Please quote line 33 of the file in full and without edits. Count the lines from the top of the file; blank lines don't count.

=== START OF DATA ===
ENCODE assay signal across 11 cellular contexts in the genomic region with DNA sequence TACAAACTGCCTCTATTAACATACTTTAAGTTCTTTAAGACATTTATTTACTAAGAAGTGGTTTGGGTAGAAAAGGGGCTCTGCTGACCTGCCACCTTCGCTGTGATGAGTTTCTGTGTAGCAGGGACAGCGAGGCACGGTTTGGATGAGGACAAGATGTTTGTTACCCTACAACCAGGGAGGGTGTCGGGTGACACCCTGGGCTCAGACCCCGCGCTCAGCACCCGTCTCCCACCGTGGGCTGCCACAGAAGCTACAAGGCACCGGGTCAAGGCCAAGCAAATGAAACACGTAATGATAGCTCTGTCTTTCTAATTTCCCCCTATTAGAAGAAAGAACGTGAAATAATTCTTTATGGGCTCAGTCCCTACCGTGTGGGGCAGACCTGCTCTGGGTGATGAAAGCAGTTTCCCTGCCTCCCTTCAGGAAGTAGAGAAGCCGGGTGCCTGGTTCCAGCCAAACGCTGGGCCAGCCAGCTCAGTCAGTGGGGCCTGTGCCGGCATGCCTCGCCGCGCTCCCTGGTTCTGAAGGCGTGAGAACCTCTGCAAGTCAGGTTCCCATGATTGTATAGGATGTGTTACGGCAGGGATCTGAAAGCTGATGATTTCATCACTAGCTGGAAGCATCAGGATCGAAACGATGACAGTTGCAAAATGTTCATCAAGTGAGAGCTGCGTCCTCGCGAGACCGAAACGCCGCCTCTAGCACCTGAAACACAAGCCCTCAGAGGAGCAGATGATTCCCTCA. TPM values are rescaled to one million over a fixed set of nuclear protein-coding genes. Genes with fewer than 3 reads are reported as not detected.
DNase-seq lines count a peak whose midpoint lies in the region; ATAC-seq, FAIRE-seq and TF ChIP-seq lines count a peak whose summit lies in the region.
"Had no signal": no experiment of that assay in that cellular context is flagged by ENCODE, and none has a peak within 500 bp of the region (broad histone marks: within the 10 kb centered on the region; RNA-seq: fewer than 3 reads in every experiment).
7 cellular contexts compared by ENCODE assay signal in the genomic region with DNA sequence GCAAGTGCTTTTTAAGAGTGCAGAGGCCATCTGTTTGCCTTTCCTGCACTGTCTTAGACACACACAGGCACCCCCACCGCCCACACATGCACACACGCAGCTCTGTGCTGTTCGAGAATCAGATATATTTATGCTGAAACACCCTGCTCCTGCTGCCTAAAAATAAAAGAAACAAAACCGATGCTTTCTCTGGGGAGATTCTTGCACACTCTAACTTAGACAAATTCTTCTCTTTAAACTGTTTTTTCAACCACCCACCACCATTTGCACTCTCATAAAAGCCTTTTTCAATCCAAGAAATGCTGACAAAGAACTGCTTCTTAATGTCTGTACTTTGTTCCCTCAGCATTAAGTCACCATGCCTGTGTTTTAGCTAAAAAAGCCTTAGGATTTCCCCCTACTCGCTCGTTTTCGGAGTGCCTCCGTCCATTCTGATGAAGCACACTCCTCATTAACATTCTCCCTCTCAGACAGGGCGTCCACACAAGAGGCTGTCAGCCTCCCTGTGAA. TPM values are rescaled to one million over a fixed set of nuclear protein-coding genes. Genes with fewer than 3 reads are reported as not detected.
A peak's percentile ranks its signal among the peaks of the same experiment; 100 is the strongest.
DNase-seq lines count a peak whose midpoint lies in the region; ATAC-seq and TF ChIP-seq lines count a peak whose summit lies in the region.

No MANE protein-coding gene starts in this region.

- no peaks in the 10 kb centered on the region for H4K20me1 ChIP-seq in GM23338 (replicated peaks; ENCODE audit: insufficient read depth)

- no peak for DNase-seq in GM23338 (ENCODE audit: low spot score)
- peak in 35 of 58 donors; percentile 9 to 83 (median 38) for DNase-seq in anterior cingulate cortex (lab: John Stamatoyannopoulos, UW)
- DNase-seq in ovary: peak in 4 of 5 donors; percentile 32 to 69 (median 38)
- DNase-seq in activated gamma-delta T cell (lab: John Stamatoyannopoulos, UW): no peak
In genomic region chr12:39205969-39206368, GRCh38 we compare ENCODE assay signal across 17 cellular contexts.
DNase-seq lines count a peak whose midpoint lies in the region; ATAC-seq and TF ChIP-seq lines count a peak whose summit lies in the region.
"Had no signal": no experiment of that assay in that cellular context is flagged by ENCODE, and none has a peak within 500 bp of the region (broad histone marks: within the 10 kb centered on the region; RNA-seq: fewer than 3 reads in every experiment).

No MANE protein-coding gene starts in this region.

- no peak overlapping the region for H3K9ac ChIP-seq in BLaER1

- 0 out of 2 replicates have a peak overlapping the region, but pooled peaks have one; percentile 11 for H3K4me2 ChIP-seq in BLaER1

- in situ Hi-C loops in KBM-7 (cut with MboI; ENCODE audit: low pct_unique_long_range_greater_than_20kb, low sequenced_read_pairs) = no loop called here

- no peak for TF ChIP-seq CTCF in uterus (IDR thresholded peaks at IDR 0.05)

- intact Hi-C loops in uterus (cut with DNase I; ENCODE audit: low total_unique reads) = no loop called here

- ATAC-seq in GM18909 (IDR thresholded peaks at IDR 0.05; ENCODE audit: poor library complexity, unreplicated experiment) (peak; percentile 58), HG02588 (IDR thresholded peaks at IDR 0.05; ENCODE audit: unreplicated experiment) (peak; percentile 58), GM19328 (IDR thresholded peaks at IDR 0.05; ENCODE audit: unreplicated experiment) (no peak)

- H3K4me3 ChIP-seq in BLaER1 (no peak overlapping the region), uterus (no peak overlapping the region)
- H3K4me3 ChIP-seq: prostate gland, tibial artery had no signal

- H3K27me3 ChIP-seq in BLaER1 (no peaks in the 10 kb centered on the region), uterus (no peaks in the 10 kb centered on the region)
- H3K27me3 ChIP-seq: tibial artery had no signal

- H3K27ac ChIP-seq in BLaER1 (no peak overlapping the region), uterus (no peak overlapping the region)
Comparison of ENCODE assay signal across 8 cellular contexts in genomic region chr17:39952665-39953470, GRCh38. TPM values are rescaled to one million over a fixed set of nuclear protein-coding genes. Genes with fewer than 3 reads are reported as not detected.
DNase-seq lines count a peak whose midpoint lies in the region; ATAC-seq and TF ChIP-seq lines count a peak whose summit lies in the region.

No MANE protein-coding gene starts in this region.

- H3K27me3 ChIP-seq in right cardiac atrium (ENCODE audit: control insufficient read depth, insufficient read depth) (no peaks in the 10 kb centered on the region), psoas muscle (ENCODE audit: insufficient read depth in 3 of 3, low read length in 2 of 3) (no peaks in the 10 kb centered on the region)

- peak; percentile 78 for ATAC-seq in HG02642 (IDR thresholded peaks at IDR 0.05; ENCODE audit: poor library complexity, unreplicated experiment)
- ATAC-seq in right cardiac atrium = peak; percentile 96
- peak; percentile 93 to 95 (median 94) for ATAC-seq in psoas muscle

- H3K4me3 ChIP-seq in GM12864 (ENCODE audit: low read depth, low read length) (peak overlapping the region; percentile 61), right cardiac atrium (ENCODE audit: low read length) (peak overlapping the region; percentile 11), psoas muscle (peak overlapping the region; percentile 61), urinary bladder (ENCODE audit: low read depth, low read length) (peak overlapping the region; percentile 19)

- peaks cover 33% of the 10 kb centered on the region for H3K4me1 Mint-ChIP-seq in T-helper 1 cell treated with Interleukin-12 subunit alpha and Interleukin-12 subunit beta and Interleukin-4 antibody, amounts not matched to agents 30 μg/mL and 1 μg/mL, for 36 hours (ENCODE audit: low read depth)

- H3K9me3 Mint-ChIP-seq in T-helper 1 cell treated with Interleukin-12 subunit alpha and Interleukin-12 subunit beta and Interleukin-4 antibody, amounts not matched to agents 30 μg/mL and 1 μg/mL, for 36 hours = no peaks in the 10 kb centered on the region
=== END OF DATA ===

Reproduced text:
- ATAC-seq in right cardiac atrium = peak; percentile 96